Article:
American lawyers and laymen alike take for granted a system of probate of wills and administration of decedents' estates under the supervision of a single tribunal usually called a probate court. We are familiar with the setting up of the will, appointment of the personal representative, filing of bond and inventory by the latter, granting of allowances for support of the family, notice to creditors to present their claims, and settlement of accounts of the administration, all accomplished by this court's orders or under its scrutiny. While real property is deemed to pass directly to the heirs or devisees, it is often included in the inventory and in many states may be subject to possession or control of the personal representative in much the same way as personal property. Usually land may be sold to pay debts, and it is sometimes finally assigned to the beneficiaries, both by order of the probate court. The latter may and commonly does have jurisdiction over the whole administration of the entire estate.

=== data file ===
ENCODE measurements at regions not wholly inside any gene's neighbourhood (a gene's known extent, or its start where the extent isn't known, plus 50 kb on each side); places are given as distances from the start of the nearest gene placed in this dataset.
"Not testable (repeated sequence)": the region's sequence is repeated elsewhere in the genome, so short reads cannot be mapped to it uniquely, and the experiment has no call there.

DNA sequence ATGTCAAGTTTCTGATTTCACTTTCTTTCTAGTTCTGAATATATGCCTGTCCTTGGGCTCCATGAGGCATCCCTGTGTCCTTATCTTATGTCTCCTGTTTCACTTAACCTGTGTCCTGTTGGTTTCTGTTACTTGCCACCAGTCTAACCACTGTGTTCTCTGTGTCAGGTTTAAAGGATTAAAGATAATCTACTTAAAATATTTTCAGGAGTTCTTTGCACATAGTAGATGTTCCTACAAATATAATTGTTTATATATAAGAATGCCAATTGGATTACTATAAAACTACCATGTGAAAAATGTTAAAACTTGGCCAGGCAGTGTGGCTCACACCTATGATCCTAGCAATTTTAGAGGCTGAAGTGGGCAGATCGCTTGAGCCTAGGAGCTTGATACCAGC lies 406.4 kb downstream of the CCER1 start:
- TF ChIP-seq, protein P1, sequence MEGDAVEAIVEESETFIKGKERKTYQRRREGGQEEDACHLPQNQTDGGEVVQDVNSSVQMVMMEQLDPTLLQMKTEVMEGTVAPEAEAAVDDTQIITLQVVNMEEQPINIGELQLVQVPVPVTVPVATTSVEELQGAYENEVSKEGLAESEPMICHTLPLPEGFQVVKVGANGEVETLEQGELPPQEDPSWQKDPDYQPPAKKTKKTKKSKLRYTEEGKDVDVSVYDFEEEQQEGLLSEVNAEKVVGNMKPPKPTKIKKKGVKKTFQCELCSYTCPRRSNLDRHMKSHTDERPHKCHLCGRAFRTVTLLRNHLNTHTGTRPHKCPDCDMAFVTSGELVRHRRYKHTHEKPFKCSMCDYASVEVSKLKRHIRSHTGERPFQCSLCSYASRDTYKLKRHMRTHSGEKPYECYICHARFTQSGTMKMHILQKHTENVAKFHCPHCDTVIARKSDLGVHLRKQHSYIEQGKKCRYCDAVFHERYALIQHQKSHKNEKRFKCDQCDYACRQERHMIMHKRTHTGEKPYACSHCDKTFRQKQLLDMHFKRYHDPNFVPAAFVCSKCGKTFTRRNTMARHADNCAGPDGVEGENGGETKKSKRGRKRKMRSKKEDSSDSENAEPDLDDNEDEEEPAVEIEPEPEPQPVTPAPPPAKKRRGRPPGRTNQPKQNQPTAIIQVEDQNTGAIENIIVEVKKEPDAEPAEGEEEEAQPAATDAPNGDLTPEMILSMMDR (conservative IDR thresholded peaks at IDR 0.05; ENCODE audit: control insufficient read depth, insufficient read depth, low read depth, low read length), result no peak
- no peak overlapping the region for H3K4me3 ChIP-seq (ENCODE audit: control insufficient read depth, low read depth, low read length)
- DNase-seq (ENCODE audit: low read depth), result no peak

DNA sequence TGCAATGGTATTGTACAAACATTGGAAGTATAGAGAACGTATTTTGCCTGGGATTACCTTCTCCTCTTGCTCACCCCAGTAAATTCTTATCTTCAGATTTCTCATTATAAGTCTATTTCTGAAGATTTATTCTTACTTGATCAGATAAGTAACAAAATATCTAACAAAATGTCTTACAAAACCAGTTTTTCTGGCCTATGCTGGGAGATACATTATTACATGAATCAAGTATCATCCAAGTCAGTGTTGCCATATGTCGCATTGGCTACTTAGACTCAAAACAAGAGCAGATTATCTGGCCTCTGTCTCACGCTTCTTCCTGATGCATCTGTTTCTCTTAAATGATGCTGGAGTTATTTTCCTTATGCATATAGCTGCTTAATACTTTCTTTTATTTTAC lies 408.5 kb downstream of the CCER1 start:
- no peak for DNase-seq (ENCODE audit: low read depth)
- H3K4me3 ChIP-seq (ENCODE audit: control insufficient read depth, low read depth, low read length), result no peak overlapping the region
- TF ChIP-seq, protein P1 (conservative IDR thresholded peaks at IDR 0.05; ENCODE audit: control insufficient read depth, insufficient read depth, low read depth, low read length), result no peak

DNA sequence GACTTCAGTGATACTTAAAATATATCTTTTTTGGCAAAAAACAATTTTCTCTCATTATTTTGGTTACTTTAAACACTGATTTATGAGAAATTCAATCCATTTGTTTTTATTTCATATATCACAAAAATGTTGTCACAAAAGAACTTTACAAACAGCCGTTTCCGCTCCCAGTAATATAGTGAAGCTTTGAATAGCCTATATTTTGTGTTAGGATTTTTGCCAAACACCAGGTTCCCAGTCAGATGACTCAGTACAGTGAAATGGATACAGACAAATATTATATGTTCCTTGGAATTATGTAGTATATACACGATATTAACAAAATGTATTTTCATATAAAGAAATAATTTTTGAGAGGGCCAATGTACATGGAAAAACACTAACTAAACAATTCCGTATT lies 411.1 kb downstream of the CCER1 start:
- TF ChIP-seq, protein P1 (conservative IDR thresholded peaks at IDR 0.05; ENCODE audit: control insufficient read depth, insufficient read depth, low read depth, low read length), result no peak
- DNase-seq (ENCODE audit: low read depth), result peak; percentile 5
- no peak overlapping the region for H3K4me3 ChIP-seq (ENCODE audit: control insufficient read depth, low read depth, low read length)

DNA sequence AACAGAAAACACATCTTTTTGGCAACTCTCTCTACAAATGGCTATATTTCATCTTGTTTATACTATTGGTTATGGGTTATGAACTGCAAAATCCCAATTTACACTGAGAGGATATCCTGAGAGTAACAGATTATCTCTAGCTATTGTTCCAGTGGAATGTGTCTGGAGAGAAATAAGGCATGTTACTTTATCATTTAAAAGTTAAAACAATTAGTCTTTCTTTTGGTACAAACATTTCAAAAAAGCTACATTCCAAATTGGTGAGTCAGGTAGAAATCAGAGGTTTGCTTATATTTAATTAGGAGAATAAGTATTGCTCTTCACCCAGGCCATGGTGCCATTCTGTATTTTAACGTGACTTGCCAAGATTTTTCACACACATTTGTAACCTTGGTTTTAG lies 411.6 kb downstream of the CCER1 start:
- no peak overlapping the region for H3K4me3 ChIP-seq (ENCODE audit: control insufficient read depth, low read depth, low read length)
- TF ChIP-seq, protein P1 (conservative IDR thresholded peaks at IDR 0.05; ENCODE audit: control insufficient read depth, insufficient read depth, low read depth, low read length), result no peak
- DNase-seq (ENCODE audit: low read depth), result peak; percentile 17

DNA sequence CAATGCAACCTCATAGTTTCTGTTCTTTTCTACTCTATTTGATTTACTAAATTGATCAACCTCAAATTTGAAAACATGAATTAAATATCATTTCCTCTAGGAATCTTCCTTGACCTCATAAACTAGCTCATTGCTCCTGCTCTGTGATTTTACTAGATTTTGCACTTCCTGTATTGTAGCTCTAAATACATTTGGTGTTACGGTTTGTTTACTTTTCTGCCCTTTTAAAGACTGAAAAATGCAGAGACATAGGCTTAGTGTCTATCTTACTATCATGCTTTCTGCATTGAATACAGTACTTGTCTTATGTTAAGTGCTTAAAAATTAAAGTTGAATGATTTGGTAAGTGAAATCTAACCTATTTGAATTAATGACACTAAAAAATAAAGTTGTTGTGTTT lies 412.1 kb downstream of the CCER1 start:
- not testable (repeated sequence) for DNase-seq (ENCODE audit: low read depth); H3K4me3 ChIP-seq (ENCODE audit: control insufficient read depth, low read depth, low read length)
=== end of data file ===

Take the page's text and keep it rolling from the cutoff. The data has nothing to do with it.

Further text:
Thomas E. Atkinson,
THE DEVELOPMENT OF THE MASSACHUSETTS PROBATE SYSTEM,
Mich. L. Rev.
Available at: https://repository.law.umich.edu/mlr/vol42/iss3/5